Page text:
I’ve been thinking a lot lately about possibilities and boundaries. The possibilities to accomplish things we never dreamed of and the self-limiting boundaries we put on ourselves on our way to pursuing certain goals.
Many of us tend to talk ourselves out of doing something before we even think through what the end results might look like.
Certainly multiple times each week I hear people make excuses for why they can’t do something. Here are just a few that come to mind:
- I have no money to travel
- I couldn’t travel alone, I don’t like eating by myself
- I have no time to exercise
- I could never meditate, there’s too much going on in my head
- I can’t run, I have bad knees (or a bad hip or…)
The truth is, often we’re only motivated to do something when the fear or pain of NOT doing it outweighs whatever it is we’ve already talked ourselves out of doing. In other words, it isn’t until that balance is tipped that we become motivated enough to pursue what we’ve been telling ourselves we can’t do.
I’m not immune to this. But I think the fact that I’m aware of this bit of human nature is helpful. I often stop myself from saying “no” and “never” when it comes to new opportunities because under most circumstances whatever excuse I have is simply BS.
For example, I had always told myself that running was not for me. I had a whole list of reasons why. But one day a few years ago I stopped making excuses, bought some running gear and am now training for my first marathon.
Never say never.
As I push my own physical boundaries to see what I’m capable of, I realize there are a lot of women who are trying to push their travel boundaries to see what they are capable of.
For one woman, it might be taking the first steps toward a solo journey after the death of a significant other. For another, it might be putting everything in storage and traveling for a year while she rents out her house.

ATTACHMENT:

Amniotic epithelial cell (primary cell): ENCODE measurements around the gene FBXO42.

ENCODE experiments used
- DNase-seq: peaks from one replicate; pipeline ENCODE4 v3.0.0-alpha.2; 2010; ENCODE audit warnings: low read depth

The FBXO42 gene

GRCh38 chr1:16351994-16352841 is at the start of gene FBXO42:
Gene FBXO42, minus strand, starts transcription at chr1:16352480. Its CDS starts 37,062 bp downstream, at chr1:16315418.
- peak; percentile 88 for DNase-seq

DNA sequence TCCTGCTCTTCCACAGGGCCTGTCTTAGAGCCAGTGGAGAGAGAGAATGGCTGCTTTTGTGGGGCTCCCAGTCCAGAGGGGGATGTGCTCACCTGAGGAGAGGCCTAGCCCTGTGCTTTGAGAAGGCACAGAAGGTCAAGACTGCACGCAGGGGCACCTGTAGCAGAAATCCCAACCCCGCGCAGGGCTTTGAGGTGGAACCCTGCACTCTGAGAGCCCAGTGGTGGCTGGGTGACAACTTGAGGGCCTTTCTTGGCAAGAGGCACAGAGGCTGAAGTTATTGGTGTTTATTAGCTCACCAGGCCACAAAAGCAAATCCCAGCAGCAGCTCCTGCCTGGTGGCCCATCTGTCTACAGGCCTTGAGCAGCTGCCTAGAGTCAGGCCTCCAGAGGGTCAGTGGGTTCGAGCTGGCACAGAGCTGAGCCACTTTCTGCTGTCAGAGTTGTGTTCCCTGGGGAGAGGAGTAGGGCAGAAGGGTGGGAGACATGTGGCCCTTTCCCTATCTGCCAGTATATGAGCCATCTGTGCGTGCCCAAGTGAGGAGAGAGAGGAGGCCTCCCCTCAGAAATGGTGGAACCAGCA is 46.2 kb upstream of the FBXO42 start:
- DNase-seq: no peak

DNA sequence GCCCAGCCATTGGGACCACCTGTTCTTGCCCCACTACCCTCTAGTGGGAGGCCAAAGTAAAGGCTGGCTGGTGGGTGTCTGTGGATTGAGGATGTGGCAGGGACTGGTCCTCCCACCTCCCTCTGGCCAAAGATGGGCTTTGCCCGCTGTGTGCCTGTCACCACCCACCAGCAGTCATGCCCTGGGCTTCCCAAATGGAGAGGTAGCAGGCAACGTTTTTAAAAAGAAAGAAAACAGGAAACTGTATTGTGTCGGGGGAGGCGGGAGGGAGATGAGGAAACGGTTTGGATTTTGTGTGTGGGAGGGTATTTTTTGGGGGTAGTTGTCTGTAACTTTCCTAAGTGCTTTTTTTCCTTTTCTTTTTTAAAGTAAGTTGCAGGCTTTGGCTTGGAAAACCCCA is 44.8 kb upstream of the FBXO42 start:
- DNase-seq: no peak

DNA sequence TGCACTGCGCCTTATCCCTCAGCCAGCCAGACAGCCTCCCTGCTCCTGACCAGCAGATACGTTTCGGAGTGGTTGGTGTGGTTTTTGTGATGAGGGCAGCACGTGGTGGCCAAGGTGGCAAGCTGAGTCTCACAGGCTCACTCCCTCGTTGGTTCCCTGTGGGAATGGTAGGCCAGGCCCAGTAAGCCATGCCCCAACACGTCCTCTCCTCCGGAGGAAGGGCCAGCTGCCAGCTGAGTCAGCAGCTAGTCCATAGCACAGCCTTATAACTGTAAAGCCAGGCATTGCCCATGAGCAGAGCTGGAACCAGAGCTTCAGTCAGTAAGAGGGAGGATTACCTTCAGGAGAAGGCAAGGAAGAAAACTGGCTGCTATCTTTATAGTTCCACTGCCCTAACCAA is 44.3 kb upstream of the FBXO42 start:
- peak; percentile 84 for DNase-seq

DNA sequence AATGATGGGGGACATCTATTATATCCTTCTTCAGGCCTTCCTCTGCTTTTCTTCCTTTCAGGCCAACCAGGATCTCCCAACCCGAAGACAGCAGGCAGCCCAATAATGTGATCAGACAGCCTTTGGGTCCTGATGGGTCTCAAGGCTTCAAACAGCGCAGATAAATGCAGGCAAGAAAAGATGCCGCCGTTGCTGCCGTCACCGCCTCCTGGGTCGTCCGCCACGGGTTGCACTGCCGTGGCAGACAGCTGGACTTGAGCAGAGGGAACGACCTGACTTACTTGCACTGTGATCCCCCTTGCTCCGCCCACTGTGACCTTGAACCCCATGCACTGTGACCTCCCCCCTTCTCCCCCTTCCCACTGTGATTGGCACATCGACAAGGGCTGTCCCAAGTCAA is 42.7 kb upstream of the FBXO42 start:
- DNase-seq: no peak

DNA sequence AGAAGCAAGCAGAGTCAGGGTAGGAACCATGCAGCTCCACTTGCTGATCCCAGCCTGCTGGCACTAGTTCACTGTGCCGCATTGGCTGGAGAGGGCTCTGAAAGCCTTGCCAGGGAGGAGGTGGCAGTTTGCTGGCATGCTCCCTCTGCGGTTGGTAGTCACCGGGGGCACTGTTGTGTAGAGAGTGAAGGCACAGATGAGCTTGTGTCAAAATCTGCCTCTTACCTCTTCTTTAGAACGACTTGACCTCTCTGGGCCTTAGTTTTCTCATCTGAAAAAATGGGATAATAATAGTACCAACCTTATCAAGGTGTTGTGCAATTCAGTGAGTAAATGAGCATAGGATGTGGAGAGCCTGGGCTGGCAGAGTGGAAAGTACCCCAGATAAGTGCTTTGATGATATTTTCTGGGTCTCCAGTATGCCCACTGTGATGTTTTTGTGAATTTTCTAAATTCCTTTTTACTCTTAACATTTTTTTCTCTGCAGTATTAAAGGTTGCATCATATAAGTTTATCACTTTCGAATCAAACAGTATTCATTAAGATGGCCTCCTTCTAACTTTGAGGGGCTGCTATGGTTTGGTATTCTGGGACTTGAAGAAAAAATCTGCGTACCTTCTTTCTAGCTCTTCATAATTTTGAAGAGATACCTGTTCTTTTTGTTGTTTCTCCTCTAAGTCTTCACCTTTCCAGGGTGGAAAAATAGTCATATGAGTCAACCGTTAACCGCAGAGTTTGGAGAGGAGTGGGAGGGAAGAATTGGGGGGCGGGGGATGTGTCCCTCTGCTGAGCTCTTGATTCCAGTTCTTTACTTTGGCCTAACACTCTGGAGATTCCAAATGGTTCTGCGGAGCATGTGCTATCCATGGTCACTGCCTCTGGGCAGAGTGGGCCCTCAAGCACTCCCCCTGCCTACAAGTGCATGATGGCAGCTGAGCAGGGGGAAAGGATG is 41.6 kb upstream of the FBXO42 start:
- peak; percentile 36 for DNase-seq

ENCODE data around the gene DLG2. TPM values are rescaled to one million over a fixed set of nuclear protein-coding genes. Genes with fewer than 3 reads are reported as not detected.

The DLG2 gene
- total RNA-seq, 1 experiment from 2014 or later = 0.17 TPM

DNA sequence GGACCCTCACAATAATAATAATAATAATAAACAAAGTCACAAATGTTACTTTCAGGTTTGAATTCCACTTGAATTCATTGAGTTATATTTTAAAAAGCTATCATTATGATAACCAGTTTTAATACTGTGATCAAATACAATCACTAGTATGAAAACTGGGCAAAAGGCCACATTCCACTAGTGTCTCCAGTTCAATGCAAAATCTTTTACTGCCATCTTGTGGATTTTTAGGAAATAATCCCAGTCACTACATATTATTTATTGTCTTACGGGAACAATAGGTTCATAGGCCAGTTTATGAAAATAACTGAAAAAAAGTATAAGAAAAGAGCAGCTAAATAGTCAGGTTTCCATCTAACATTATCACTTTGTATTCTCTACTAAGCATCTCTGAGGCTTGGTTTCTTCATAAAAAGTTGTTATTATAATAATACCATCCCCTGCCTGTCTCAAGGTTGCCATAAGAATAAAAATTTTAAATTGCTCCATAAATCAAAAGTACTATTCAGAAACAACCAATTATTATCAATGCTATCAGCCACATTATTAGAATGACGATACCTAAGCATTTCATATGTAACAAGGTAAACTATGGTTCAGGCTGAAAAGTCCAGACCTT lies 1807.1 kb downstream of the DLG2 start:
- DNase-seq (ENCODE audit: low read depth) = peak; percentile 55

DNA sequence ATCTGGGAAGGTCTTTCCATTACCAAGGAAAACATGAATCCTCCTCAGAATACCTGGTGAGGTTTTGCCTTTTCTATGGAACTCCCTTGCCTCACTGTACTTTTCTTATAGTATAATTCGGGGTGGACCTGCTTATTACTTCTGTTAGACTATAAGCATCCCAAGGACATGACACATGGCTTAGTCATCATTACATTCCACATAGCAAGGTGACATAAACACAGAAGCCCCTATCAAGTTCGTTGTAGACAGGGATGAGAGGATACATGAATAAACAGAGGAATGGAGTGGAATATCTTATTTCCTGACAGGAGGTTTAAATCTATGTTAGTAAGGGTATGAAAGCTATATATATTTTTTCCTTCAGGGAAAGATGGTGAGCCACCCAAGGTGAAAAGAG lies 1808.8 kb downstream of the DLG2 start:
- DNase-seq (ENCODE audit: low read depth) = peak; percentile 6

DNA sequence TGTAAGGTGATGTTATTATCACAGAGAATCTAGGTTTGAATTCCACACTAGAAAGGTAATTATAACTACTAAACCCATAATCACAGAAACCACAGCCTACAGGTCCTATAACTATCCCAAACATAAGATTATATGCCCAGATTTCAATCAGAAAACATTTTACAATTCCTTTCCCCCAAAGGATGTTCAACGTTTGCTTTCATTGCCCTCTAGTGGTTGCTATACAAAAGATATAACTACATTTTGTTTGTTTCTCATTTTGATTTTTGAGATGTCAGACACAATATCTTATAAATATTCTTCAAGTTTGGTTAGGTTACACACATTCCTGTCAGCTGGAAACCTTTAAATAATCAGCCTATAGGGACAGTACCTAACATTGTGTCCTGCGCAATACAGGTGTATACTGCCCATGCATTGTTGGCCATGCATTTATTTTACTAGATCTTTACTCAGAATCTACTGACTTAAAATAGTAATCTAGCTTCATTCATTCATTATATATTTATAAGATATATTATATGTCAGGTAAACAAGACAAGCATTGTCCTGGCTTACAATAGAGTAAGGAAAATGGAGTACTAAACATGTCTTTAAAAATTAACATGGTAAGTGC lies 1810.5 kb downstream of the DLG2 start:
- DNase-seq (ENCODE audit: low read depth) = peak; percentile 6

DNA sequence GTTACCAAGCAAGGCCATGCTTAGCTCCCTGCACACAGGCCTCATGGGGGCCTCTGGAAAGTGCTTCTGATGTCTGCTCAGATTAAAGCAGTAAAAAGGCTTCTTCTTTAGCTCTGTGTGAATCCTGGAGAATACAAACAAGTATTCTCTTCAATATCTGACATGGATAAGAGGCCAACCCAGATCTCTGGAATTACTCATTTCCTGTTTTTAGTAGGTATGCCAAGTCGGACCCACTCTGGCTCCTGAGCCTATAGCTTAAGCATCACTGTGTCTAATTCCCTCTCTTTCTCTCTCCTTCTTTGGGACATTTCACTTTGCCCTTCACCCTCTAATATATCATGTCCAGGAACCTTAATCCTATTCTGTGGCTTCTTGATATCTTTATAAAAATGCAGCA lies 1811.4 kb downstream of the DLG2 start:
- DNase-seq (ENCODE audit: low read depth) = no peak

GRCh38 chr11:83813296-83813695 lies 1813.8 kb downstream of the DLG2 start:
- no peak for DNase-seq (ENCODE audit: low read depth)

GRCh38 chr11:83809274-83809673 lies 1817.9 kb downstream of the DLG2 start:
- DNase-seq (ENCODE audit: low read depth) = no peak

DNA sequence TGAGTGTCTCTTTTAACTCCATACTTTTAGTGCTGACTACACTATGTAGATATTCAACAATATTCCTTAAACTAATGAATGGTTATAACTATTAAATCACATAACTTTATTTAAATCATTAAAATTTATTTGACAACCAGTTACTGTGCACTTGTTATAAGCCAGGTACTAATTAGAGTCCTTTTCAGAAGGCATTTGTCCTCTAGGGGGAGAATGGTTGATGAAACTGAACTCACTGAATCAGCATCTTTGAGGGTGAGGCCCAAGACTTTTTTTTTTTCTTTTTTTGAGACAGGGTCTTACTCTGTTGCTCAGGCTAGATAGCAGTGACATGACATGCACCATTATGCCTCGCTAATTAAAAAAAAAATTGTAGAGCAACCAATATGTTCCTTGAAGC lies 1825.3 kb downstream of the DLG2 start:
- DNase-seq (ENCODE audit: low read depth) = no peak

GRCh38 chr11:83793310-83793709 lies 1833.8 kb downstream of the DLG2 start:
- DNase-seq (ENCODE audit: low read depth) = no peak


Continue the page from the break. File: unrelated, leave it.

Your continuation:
It doesn’t matter where you are on the experience scale, we all struggle with pursuing some aspect of travel. Whether we think we’ll never be able to afford our dream trip or never be healthy or bold enough to pursue some exciting adventure, we’ve probably all used one excuse or another.
Most of us are have some internal self-doubt talk. We’re surrounded by it, whether we get it directly from family, teachers and community or culturally through messages we receive about our race, gender or age.
But it’s important to make thoughtful decisions that are based on a world of possibilities rather than limitations. Allowing these attitudes, these excuses, to influence the decision-making process is a lazy way to live a life. If you buy into the fact that you are only capable of certain things, that’s all you will ever accomplish. As Henry Ford is often quoted as saying, “Whether you think you can or you can’t, you’re right.”
I challenge myself every day by asking what’s holding me back from accomplishing something or feeling at the top of my game. What can I do to be a better, healthier, more centered person? And as a Buddhist practitioner, I’m often reminded that not only does improving myself help me but it benefits others as well. Kinda like the instructions for putting on the oxygen mask on a plane – you gotta take care of yourself first before you can help others. If I’m not living my best life, how can I help others live theirs?
I’m a work in progress (for sure) and am always looking to others for inspiration. I generally find it in those who approach every day with a can-do attitude despite their setbacks–whether it be age, illness or personal problems out of their control.
Whatever is holding you back from fulfilling a travel dream or personal goal, remember that it is (likely) a temporary setback and that you can make a plan to overcome your obstacles.
If a lotus can bloom from mud, we can certainly make our own beauty in this world.
Potential – Thejas Panarkandy via Flickr